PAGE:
Red Bull Racing 

The Bulls were charging in pre-season and for the first time in the turbo-hybrid era there is a genuine feeling they might be able to match Mercedes for power and performance on a regular basis and potentially mount a challenge for the championship.

Christian Horner remains at the helm with Pierre Waché as technical director but it is the signing of Sergio Perez that marks the biggest change, the first time in a decade that Red Bull have fished outside of their own talent pool for a new driver. Max Verstappen remains one of the most highly rated drivers on the grid and will be targeting a championship challenge, but Perez’s consistency and expertise with tyre management could be just whats been missing over the past couple of seasons and he’ll be chomping at the bit ahead of this first season in a title contending car and will have designs of his own on race wins.

Verstappen was the first driver to spin in pre-season testing but fears of a return to the skittishness of 2020 proved unfounded, the RB16B was stable and very quick. Visually similar to its predecessor it has a slightly refined nose and subtly reshaped side pods but beneath the engine cover Red Bull are hiding something special. The 2022 spec Honda power unit was fast tracked for debut this year due to the manufacturer’s planned exit from F1 at the end of the season. They now seem to have the speed and reliability of a potentially championship winning formula.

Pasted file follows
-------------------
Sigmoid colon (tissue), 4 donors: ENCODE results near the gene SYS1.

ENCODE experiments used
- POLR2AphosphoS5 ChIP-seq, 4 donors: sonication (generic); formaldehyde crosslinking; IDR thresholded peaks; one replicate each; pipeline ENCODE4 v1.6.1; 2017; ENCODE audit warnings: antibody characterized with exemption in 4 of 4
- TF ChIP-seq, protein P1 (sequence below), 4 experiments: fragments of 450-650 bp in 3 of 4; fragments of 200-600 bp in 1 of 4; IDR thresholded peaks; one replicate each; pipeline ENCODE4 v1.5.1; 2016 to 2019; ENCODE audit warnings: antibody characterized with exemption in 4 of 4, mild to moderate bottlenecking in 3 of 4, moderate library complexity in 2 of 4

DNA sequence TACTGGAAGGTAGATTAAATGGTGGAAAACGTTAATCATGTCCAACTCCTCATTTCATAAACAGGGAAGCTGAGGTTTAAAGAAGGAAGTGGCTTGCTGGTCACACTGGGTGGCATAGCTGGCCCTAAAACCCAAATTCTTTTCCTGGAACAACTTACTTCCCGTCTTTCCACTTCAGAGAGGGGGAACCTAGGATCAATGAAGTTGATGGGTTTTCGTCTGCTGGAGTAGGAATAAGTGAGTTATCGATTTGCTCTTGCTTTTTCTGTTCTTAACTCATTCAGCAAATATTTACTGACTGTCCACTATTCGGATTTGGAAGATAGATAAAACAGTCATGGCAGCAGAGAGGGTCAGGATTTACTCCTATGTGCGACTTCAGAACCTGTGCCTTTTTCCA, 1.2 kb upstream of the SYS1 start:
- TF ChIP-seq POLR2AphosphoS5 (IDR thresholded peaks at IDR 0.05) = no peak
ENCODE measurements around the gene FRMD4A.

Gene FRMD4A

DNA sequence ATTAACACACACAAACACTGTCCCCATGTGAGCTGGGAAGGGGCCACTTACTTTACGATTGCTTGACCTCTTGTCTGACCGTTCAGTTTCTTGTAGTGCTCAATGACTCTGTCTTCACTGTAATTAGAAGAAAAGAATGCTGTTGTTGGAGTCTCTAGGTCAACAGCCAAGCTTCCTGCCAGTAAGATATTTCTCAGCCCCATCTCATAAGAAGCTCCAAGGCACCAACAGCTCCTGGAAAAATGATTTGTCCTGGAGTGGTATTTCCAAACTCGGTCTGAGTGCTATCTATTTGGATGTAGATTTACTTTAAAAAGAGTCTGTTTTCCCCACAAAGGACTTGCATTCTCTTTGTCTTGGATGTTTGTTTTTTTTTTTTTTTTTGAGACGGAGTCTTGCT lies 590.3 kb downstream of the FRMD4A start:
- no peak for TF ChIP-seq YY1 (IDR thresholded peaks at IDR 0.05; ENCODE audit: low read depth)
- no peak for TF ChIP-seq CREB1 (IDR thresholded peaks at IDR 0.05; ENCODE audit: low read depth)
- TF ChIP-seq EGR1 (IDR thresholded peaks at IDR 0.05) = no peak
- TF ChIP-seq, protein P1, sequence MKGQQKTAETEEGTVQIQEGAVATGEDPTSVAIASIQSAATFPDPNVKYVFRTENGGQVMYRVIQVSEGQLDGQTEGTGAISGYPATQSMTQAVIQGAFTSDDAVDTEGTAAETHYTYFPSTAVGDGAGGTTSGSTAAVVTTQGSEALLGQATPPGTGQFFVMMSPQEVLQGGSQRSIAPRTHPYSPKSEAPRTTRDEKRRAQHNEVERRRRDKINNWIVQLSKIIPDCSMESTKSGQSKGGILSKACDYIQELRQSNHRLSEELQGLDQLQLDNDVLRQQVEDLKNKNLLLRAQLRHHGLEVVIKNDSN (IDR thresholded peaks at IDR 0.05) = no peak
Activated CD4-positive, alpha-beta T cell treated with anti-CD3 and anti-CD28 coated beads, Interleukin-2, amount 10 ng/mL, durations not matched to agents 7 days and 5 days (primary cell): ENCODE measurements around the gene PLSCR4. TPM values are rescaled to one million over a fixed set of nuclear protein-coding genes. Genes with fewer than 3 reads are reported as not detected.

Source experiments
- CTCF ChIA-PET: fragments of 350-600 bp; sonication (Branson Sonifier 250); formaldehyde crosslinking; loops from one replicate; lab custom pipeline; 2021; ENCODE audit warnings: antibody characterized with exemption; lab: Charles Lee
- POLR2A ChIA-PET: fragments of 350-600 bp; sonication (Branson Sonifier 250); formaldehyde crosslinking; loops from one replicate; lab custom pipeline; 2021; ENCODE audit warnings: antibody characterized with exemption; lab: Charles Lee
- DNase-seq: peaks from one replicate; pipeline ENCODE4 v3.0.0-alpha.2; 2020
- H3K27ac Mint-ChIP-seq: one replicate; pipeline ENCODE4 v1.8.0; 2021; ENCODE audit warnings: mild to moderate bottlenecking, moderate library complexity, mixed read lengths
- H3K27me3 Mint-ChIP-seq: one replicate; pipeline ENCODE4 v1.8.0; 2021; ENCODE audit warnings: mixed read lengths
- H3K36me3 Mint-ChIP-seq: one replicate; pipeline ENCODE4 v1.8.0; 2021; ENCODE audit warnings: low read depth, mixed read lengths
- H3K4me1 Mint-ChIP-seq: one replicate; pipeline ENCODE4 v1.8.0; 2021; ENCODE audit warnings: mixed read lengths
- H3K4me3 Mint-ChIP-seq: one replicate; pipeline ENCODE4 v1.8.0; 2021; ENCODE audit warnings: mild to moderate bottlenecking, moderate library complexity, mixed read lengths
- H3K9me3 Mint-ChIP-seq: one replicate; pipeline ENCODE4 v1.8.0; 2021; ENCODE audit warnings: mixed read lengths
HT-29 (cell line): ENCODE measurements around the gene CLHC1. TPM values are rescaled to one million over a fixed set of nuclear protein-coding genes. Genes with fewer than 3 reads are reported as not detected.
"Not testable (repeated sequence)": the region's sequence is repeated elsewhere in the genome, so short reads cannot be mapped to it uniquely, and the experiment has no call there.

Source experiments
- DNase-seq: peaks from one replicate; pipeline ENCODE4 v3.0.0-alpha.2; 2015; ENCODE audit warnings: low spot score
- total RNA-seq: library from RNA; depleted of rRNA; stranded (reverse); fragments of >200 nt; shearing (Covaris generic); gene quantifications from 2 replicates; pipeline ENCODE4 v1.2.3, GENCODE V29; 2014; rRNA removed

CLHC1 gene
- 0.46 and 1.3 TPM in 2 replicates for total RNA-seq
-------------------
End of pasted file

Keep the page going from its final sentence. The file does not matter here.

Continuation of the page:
If Red Bull’s car is as good as commentators think managing the relationship between the drivers will be a challenge. Verstappen’s talents are worthy of a World Championship but Perez is no slouch and should be expected to push the Dutchman hard. If they’re both in a position to win we could see some fireworks not seen since the days of Sebastian Vettel and Mark Webber.

Although testing has lead to false dawns in the past there’s no doubt Red Bull’s three days were very impressive with Verstappen stating it was his best pre-season yet. They were certainly quickest on short run pace and only slightly behind Mercedes on the longer stints. So good did the Bulls look in Bahrain that the seven time and defending World Champion Lewis Hamilton had to concede that the Silver Arrows will have a real fight on their hands this season. If they do then it promises to be an exciting watch.